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Suzanne Legault
View Suzanne Legault Profile
Suzanne Legault
2013-11-21 11:30
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No, no, I will get there.
And there should be a proper provision for the protection of parliamentary privilege, which is crucial. That needs to be embedded together.
The access act would then provide protection for personal information, solicitor-client information, and so on, so that the discussions occurring in the administration of the House, such as discussions that are being conducted or documents that are being reviewed by the Board of Internal Economy in making and implementing the administration of the House, would be subject to the act, but would have the appropriate protections for the appropriate level of confidentiality that's required when one discusses legal matters, when one discusses labour relations matters....
But having the whole House administration subject to the act needs to be embedded in the access act, and there would need to be an amendment to the Parliament of Canada Act because there is, in section 50, a provision for secrecy for the Board of Internal Economy. That would need to be addressed. Even if you want to open up the Board of Internal Economy, I think that provision in the Parliament of Canada Act needs to be addressed somehow.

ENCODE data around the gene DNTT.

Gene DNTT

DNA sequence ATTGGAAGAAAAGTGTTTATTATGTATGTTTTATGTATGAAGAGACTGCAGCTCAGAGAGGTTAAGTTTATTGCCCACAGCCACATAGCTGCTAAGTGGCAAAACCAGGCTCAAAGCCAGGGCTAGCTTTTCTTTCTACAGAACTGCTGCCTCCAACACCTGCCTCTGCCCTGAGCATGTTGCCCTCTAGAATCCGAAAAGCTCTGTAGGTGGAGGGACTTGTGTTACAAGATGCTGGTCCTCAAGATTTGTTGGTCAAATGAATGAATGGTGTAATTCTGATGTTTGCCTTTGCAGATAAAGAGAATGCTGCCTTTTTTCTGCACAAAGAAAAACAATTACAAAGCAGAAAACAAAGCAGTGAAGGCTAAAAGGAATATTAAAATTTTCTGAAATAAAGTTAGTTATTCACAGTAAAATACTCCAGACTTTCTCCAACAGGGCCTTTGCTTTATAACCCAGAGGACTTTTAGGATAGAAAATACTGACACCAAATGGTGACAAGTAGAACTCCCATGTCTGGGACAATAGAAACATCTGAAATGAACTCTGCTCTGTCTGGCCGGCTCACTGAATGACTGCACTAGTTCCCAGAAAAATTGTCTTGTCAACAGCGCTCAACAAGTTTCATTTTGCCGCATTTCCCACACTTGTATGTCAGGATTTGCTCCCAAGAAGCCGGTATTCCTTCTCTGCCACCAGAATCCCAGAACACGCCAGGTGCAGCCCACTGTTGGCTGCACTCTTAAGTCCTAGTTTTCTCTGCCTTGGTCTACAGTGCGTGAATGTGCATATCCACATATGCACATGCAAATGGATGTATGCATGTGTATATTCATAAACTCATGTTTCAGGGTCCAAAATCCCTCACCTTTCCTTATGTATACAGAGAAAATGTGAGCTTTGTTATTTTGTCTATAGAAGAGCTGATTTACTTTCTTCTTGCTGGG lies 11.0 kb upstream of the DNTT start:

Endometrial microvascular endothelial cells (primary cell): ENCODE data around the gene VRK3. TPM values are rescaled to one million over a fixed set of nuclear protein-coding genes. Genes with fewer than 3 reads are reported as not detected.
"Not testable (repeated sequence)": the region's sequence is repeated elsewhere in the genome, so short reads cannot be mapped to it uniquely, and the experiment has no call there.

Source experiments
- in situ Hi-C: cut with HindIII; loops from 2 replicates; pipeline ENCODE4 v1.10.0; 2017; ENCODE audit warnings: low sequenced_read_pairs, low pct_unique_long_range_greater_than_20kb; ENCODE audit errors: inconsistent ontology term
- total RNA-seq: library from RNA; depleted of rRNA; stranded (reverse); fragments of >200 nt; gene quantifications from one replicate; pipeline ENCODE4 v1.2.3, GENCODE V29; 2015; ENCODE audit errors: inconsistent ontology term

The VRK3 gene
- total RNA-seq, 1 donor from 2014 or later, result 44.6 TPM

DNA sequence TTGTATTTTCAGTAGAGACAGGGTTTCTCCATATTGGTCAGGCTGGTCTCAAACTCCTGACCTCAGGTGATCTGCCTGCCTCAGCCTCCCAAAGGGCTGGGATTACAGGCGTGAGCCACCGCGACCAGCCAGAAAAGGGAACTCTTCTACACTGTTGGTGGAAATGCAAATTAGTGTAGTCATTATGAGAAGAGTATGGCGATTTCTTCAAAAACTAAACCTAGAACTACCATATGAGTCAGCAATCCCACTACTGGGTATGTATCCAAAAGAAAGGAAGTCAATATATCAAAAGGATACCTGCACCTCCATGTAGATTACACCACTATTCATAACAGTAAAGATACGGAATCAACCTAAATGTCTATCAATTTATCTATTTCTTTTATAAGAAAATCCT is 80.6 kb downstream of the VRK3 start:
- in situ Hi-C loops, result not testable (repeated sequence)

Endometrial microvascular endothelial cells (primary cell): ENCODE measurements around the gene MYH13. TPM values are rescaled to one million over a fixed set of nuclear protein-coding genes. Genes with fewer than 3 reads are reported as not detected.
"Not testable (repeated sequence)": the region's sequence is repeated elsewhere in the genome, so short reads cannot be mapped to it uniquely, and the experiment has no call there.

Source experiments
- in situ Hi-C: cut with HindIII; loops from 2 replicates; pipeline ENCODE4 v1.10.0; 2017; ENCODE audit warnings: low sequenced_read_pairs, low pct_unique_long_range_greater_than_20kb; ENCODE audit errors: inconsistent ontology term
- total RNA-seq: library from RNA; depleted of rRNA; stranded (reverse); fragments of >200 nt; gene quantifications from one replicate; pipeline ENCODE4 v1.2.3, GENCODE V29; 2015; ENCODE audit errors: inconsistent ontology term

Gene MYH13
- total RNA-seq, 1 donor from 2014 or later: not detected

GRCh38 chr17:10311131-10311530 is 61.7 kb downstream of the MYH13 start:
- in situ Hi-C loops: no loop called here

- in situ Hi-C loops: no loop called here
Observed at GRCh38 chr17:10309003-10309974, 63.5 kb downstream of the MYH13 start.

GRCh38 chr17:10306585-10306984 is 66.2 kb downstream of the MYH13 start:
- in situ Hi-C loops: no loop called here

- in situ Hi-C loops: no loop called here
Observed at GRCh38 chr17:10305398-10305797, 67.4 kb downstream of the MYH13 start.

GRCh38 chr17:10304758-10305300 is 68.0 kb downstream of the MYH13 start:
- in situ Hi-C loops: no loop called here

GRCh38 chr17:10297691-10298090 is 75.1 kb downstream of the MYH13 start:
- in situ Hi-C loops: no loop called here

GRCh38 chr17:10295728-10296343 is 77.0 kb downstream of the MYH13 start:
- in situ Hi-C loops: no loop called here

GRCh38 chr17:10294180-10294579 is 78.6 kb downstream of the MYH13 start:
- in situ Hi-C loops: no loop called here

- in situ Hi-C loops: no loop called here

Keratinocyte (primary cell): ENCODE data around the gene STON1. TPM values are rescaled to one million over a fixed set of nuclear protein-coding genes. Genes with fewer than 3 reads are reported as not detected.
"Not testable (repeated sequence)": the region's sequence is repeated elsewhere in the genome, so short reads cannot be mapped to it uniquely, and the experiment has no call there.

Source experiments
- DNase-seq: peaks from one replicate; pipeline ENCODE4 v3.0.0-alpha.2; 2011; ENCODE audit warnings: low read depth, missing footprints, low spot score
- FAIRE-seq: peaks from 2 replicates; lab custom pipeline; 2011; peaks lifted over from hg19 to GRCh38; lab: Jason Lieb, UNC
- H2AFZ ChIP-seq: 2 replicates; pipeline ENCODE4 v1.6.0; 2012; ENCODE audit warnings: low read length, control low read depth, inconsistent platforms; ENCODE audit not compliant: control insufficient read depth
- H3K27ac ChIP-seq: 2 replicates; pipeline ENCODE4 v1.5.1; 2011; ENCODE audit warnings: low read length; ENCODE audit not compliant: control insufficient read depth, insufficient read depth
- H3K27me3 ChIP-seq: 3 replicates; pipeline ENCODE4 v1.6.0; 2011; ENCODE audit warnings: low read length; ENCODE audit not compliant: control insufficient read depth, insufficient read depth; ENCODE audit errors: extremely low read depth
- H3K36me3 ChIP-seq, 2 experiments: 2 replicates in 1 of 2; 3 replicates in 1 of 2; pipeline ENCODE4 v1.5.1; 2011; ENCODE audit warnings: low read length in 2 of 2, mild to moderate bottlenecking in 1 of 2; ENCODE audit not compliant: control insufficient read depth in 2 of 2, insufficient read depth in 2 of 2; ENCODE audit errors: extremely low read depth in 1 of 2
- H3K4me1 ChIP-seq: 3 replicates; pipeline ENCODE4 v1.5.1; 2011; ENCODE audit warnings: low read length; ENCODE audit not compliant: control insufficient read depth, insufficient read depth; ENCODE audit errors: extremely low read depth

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View David Christopherson Profile
NDP (ON)
Thanks very much, Chair.
Thank you very much for your attendance today. We appreciate it. It's very helpful.
I would like to just give a clarification from this side of the House, notwithstanding Mr. Lukiwski's view of things. The actual motion that was passed unanimously by the House of Commons didn't just say, “Oh hey, take a quick look at that and see what you think.” It was far more specific. The unanimous mandate from the House was to “conduct open and public hearings with a view to replace the Board of Internal Economy with an independent oversight body”.